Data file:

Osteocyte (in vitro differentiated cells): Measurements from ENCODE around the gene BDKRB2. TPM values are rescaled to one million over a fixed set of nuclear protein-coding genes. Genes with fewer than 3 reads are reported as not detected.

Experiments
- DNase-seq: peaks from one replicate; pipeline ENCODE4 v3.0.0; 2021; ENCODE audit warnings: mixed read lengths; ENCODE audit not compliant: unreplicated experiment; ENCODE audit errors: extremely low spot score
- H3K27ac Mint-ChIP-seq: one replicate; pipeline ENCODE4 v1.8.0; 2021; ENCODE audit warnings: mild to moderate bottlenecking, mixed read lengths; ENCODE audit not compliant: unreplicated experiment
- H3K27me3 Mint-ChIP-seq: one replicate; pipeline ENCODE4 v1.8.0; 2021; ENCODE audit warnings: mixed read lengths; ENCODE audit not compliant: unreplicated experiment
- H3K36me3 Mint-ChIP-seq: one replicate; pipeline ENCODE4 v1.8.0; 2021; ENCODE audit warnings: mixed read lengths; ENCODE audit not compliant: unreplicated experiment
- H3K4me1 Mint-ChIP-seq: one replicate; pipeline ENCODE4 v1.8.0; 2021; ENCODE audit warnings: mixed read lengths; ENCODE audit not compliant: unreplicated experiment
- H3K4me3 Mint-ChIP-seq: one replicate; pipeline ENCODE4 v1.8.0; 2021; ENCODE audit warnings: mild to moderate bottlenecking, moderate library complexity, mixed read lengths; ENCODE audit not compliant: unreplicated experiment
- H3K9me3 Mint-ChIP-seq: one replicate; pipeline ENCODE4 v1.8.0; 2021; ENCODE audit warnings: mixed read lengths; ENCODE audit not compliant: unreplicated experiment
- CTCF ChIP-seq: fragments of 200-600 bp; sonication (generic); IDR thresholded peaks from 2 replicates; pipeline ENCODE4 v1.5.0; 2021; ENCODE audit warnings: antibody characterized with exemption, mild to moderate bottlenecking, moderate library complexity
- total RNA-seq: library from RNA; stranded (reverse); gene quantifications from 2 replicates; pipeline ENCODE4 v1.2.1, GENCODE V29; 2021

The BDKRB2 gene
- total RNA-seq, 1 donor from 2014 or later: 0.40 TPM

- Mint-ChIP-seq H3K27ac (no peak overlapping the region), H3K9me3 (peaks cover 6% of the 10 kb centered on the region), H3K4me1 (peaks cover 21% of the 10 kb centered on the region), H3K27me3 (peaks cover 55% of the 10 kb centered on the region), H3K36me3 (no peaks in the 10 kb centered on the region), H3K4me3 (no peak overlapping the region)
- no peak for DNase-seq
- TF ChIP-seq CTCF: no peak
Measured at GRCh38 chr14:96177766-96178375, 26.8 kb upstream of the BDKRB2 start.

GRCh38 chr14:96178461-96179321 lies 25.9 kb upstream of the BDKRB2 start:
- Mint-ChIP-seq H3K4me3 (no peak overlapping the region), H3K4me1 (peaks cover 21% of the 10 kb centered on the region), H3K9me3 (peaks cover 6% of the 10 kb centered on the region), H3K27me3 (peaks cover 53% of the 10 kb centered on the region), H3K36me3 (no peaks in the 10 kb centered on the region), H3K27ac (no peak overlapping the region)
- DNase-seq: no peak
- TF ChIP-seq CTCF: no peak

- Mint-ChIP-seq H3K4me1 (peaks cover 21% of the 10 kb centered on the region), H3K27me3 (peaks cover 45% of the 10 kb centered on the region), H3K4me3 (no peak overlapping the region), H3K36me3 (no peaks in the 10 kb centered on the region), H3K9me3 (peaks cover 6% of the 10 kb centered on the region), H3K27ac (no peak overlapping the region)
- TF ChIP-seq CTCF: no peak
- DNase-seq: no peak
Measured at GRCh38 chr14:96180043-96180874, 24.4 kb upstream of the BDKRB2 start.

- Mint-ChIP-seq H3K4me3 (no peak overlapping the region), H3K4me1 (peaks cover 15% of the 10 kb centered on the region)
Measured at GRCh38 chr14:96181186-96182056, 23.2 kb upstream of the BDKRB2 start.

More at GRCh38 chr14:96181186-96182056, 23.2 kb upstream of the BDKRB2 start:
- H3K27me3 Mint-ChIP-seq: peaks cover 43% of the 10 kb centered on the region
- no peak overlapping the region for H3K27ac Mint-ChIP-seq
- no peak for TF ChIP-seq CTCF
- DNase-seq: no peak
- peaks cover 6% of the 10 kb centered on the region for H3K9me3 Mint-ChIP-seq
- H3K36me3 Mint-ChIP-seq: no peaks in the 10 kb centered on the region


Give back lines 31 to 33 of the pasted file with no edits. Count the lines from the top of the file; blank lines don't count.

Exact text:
- no peak for TF ChIP-seq CTCF
- DNase-seq: no peak
- peaks cover 6% of the 10 kb centered on the region for H3K9me3 Mint-ChIP-seq